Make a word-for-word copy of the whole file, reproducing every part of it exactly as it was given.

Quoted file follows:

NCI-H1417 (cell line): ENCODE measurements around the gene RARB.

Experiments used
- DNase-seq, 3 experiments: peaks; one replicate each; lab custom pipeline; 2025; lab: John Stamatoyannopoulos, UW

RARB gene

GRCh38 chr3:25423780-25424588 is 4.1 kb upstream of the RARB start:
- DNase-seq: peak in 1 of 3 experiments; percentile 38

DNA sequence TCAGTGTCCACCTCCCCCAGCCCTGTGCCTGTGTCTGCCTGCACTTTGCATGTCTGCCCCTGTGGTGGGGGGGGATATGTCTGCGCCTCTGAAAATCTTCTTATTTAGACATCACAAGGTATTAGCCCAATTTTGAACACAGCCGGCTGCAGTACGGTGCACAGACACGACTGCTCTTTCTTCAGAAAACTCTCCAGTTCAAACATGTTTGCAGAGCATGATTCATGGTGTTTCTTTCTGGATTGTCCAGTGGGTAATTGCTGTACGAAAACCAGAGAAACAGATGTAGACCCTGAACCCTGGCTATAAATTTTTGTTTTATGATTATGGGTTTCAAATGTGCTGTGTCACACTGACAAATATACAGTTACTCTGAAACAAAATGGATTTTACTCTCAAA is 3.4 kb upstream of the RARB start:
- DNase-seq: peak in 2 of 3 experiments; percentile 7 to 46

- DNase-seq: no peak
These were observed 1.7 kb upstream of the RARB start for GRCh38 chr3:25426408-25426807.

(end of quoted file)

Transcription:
NCI-H1417 (cell line): ENCODE measurements around the gene RARB.

Experiments used
- DNase-seq, 3 experiments: peaks; one replicate each; lab custom pipeline; 2025; lab: John Stamatoyannopoulos, UW

RARB gene

GRCh38 chr3:25423780-25424588 is 4.1 kb upstream of the RARB start:
- DNase-seq: peak in 1 of 3 experiments; percentile 38

DNA sequence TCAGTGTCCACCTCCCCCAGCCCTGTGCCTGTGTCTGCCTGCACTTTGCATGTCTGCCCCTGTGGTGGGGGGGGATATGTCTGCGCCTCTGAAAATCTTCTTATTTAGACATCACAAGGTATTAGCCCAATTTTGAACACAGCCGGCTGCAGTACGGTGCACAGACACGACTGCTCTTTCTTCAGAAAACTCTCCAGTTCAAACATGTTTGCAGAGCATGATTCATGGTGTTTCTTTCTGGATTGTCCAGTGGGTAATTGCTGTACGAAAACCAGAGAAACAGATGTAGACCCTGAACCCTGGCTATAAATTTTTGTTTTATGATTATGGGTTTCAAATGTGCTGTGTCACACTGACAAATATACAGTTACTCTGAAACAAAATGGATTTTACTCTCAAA is 3.4 kb upstream of the RARB start:
- DNase-seq: peak in 2 of 3 experiments; percentile 7 to 46

- DNase-seq: no peak
These were observed 1.7 kb upstream of the RARB start for GRCh38 chr3:25426408-25426807.